The discounting of the favourable impact of higher rates on net interest income is likely behind the strong performance of European banks’ stocks recently, in addition to the uptick in German bond yields (Exhibit 1). Movements in both these variables are unquestionably the purest embodiment of future expectations for short-term rates.

That initial increase in the banks’ stock prices in response to the upward shift in yield curves has fallen back considerably in recent months. This trend has given way to concerns over a bank-public debt nexus that is considerably more complex to assess than the bright outlook for margin recovery. The intensification and persistence of inflationary pressure is also fuelling a growing fear of damage to economic growth. These concerns have focused on the erosion of household consumption via higher prices as well as the effect of higher rates on more highly leveraged households and businesses.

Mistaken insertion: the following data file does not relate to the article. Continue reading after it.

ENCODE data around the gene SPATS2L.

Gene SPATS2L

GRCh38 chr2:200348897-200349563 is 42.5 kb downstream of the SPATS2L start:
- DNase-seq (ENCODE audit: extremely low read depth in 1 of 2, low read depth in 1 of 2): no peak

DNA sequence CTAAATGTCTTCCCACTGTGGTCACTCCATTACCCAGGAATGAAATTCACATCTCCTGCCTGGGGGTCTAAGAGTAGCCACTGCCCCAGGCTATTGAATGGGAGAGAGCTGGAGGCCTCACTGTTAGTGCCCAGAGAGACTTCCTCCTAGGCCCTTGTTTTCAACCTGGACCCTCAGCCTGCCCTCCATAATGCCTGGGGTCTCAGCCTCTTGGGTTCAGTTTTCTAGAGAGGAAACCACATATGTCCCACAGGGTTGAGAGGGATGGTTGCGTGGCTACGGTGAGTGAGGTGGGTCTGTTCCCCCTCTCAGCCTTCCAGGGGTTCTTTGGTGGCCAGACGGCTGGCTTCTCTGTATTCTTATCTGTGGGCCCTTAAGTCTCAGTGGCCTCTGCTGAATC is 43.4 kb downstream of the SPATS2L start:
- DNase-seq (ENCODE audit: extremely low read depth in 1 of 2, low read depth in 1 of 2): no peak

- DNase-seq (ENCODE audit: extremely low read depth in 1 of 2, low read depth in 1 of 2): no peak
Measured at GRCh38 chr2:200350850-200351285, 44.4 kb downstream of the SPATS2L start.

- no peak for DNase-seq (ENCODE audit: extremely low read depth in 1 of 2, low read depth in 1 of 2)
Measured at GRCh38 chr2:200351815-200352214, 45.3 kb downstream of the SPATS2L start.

The ECB’s Financial Stability Review also contained vulnerability analysis modelling adverse growth and inflation assumptions related to the energy shock and the knock-on effects for credit impairment. In response to this scenario, the ECB estimates that the probability of default would increase by between 3 and 5 percentage points over the next two years. It should be noted that estimates were dispersed across a wide range depending on the sector, are highly uncertain, and will likely warrant constant revision.

Bank-public debt portfolios